After enduring the gloom of COVID-19 for the past two years, Australian retirees are now planning to embrace life through improving their health, tackling daredevil activities, enjoying holidays and even finding love.

These are the results of a survey of 4,380 retired and independent adults aged 55 and over, commissioned by retirement living provider Lendlease.

The survey shows the pandemic has prompted 51 per cent of the Australian retiree population to take actions to improve their health.

Of these retirees, some 34 per cent are seeking to enhance their diet, with other priorities including improving fitness (27 per cent), reducing alcohol consumption (14 per cent) or quitting smoking (three per cent).

A new Lendlease report says more retirees are looking to improve their health and lifestyle

Meanwhile, around 37 per cent of retirees want to try a daring or adventurous activity in the next two years, conditions permitting. 

Of these retirees, over a quarter of (26 per cent) are setting their sights on an adventurous holiday while others expressed an interest in trying hot air ballooning (seven per cent), getting a tattoo (five per cent) or trying out motorbike riding (four per cent).

Adventure sports such as surfing are high on the lists of today's retiree, a survey has found

Two per cent would like to try surfing or skydiving, and a small but committed handful (one per cent) would consider getting a body piercing or bungy jumping.

Interestingly, the survey also finds that those living in retirement villages are more likely than those living elsewhere to say they have become more outgoing or adventurous (39 per cent compared to 25 per cent).

Lendlease Retirement Living Managing Director Nathan Cockerill: “Health has been at the forefront of peoples’ minds these past two years and supporting residents to live well is incredibly important to us, so it’s great to see Australian retirees keeping their health and wellbeing in check. 

It’s fantastic to know Australian retirees are looking forward to making the most of life by chasing their sense of adventure and ticking off their bucket lists once conditions permit. 

“There are a handful of retirees more daring than me – I don’t plan on hot air ballooning or sky diving any time soon, but maybe that will change when I reach retirement.” 

Retirees also looking for love

The survey also finds close to one in ten (seven per cent) retirees are looking to find love in the next two years. 

Other things retirees would like to spend their retirement savings on include home renovations (19 per cent), a new/newer car (13 per cent), charity donations (7 per cent), early inheritance for family (four per cent) and a caravan (two per cent).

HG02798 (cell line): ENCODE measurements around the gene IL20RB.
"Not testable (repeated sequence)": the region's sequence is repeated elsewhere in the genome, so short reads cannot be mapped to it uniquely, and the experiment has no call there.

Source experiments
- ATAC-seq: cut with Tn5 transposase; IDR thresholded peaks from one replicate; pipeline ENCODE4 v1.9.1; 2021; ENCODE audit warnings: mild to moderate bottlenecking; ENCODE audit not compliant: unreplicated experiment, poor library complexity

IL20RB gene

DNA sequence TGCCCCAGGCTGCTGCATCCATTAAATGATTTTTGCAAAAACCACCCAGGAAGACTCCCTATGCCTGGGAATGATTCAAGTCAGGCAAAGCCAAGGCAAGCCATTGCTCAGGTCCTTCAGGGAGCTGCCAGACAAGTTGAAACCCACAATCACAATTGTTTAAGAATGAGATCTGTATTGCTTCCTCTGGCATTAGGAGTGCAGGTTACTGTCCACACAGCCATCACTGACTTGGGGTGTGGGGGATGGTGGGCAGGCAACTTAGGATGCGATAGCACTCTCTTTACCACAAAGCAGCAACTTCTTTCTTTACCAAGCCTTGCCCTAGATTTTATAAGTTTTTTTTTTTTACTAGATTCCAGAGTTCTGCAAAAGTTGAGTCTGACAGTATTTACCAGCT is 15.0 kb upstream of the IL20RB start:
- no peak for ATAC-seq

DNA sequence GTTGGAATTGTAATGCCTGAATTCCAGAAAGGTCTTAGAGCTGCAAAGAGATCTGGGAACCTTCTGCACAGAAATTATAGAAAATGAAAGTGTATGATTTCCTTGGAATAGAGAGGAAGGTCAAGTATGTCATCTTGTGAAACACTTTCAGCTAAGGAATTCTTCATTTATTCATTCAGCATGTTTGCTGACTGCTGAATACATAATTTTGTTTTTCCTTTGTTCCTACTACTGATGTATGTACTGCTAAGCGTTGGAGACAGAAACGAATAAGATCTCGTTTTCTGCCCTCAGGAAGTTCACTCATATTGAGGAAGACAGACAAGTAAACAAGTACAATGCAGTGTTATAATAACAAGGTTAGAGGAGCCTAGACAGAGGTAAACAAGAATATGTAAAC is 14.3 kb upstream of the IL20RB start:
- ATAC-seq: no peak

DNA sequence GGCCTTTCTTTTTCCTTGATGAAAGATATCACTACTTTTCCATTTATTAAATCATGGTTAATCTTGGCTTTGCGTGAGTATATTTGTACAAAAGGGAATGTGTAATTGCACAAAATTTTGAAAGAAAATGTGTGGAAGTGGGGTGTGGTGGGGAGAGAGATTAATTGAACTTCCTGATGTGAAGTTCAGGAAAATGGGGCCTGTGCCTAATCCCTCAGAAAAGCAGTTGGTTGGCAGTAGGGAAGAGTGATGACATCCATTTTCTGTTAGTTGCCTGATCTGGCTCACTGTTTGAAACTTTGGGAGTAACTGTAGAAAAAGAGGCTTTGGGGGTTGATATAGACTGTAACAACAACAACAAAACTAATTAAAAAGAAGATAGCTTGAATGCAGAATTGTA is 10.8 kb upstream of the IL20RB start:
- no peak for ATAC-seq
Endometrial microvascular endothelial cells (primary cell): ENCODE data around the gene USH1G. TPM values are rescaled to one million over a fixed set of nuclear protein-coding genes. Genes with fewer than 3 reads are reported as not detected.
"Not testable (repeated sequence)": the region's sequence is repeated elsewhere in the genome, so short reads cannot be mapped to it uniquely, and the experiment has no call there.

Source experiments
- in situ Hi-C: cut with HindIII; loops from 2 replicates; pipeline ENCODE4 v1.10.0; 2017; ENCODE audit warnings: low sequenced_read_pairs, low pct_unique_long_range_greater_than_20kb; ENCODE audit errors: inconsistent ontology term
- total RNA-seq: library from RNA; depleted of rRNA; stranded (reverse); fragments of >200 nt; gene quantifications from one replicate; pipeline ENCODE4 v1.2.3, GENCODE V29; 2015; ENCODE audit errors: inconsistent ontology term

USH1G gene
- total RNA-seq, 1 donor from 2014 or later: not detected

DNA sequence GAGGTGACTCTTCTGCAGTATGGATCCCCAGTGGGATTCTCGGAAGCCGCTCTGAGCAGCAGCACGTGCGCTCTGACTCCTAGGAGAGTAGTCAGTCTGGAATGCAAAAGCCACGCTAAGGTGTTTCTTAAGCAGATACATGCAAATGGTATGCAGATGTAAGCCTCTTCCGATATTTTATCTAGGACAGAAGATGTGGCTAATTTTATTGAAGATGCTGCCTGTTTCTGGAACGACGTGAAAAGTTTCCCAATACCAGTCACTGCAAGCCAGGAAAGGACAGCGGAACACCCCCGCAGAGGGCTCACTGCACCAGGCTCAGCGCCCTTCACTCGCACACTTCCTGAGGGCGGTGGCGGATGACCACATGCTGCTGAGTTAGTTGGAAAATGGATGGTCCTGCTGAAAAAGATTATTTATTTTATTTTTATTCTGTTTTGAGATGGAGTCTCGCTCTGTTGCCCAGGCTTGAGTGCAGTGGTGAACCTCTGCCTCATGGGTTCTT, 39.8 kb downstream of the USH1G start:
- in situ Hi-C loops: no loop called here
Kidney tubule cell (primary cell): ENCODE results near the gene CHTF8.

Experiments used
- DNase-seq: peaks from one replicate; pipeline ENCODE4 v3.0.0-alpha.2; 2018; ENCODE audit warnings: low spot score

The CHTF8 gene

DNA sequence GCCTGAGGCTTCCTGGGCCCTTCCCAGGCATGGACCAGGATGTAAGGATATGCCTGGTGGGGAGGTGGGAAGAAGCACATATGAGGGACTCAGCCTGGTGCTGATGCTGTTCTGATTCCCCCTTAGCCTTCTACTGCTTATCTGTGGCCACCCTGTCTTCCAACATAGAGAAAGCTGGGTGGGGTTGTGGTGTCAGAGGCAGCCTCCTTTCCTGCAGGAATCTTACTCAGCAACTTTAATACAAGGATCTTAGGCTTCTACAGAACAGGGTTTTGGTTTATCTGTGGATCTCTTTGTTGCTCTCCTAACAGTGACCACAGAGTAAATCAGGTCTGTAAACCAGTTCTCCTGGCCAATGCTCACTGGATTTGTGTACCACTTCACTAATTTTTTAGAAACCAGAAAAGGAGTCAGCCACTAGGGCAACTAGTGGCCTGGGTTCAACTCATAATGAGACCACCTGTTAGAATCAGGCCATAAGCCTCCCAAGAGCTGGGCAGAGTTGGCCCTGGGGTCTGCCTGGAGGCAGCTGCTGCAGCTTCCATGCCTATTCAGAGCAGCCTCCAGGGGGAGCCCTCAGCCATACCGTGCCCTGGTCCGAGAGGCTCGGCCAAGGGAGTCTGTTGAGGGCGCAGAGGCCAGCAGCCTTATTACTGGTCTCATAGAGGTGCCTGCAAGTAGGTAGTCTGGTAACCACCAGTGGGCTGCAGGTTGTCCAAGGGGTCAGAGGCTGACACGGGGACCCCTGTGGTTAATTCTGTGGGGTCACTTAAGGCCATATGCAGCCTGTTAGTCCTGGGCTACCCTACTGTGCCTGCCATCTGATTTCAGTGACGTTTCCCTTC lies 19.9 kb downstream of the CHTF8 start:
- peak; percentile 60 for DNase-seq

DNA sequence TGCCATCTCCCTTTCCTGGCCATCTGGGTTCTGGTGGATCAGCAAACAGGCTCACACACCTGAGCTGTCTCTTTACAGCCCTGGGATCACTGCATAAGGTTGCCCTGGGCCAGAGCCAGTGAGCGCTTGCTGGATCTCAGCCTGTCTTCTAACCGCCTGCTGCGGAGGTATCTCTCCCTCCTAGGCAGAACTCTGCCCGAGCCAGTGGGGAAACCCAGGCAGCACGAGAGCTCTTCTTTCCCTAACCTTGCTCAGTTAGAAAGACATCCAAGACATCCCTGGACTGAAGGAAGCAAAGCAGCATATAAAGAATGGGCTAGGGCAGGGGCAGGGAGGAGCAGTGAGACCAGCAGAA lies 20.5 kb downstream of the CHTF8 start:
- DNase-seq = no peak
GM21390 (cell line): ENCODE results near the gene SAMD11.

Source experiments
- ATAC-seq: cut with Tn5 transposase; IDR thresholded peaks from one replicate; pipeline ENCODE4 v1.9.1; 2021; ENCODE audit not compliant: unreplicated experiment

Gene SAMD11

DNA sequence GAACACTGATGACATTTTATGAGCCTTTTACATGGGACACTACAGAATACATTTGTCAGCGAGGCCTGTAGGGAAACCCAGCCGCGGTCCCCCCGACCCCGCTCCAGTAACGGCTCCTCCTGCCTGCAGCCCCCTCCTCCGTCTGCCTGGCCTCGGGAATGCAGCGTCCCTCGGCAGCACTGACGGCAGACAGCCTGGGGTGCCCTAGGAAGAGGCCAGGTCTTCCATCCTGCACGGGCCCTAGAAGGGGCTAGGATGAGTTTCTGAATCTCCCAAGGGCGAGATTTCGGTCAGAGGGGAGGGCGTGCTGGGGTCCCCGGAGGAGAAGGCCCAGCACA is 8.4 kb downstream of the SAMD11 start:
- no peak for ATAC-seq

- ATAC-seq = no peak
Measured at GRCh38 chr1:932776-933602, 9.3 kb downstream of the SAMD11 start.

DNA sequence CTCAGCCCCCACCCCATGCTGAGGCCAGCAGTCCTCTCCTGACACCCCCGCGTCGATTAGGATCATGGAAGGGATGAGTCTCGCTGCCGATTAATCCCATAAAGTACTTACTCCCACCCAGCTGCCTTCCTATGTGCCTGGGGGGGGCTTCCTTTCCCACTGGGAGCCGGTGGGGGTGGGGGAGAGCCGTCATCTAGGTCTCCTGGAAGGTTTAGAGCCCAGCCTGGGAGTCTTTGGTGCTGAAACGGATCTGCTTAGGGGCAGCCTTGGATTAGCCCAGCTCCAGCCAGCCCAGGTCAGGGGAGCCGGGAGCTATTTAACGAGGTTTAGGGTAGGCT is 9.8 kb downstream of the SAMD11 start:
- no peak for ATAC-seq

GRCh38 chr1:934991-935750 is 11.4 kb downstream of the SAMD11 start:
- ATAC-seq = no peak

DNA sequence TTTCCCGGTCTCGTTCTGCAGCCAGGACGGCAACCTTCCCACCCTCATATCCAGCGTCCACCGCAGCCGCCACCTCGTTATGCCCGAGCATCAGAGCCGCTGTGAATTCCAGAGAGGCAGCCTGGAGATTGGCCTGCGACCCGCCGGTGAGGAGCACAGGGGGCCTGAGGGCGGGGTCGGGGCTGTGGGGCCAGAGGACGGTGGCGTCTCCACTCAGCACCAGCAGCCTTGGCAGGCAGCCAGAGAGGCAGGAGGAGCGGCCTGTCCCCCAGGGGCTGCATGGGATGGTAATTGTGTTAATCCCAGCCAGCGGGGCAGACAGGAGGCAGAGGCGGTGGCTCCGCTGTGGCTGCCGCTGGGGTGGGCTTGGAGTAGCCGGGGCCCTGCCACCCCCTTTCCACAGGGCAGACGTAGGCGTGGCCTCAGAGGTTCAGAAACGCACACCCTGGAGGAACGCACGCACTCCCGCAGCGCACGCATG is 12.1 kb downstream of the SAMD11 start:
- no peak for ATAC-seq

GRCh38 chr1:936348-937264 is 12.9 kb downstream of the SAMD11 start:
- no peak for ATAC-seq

According to the survey, if there were no limitations, the inspirational items on the bucket list for some of the country’s retirees include:

  • Sitting with mountain gorillas in Rwanda
  • Riding the Ho Chi Minh trail
  • A trip to Antarctica via Patagonia
  • Starting a small business
  • Opening a rescue farm for animals
  • Getting married
  • Learning the piano or guitar and learning to fly. 

Lendlease says it has seen an increased interest in retirement living nationally since the start of the pandemic, having received its highest level of reservations from the last five years in 2020-21 across both new and established villages. 

In recent months this trend has continued in the country’s non-lockdown states, and NSW and Victoria are re-establishing momentum as sales appointments are made possible again. 

Comment from our CEO

Downsizing.com.au CEO Amanda Graham said the Lendlease survey highlighted the growing number of over 55s who see their retirement as an opportunity for fun, activity and adventure and good health.

“The Baby Boomer and emerging Gen X generations - more so than the generation before them - see their retirement years as a chance to get out and enjoy all the good things that life can provide, rather than as a time to simply settle down,” she said. “Their attitude is very different to that of their parents’ generation and they are definitely breaking down the old stereotypes about what older people are expected to do.”

“After decades of working and supporting families, it’s hardly surprising this new breed of retirees are taking this attitude. They are determined to enjoy their freedom from responsibility and live their best life.”

“Importantly, these new retiree generations have had the benefit of many years of economic prosperity and decades of rising home prices to help fund this lifestyle.”

Ms Graham said the survey also illustrated that over 55s now saw retirement villages as a launchpad for their adventures, by freeing up their home equity and paying down debt, as well as supporting their active and healthy lifestyle and providing a ‘lock up and leave’ home environment in a community setting.